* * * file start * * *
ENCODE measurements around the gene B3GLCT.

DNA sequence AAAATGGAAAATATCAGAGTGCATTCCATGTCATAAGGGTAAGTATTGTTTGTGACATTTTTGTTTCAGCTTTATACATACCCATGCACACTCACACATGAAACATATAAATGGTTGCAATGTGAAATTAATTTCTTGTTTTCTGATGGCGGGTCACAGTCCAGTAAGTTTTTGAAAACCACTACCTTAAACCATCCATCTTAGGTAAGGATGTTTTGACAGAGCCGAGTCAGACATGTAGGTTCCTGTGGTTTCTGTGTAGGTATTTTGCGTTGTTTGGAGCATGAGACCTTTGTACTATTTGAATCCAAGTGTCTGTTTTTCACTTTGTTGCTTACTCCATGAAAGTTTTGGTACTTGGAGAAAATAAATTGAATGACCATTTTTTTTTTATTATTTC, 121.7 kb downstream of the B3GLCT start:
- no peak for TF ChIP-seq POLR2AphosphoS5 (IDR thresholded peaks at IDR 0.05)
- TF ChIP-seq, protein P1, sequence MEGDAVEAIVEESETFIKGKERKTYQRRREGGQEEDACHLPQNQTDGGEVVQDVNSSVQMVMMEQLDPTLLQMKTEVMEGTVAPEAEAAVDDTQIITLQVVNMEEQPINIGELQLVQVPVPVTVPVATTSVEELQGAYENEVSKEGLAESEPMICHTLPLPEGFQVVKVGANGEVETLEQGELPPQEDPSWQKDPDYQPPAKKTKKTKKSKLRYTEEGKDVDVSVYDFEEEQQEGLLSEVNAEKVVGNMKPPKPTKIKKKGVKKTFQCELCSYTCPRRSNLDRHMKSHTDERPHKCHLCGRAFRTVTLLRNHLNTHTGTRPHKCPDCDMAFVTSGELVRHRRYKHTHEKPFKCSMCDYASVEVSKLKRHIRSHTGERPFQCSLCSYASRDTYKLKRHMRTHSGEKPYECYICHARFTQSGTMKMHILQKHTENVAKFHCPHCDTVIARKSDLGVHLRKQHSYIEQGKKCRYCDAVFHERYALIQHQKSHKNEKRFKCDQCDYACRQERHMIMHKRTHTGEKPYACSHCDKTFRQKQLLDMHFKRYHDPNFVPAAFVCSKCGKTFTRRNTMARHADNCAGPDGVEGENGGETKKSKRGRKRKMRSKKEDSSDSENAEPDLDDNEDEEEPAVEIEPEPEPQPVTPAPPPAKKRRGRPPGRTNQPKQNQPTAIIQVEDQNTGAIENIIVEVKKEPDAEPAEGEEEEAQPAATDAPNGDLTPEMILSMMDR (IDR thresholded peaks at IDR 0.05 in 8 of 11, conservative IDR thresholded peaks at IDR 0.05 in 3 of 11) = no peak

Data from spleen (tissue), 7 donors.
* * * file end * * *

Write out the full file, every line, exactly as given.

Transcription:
ENCODE measurements around the gene B3GLCT.

DNA sequence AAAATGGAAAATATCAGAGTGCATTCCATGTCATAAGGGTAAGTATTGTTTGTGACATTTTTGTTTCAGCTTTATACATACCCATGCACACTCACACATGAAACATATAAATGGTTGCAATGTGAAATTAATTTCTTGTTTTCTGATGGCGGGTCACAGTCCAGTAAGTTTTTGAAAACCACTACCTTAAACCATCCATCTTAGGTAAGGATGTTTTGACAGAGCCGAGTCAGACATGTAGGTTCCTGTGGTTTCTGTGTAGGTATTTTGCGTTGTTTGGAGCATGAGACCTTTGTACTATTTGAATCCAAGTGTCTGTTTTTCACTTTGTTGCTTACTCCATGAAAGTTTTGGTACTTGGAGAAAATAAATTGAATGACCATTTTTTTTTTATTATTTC, 121.7 kb downstream of the B3GLCT start:
- no peak for TF ChIP-seq POLR2AphosphoS5 (IDR thresholded peaks at IDR 0.05)
- TF ChIP-seq, protein P1, sequence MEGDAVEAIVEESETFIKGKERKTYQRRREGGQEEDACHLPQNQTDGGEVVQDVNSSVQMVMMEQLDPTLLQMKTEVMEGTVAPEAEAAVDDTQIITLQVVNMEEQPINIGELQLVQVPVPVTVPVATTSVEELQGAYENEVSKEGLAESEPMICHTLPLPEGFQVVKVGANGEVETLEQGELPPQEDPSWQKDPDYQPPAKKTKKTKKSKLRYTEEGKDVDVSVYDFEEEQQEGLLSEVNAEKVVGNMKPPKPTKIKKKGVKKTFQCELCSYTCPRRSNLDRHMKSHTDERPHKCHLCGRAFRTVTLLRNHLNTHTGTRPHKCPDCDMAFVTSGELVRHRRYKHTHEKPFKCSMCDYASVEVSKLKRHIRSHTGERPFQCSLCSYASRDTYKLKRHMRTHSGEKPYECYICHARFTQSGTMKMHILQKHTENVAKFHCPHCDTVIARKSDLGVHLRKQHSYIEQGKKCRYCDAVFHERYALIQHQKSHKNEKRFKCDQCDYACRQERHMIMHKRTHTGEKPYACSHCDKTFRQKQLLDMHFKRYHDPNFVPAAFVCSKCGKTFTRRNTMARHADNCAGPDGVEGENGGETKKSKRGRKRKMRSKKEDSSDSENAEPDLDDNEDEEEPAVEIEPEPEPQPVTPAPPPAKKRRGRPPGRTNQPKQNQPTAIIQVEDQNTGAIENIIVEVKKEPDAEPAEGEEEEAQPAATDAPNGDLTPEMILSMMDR (IDR thresholded peaks at IDR 0.05 in 8 of 11, conservative IDR thresholded peaks at IDR 0.05 in 3 of 11) = no peak

Data from spleen (tissue), 7 donors.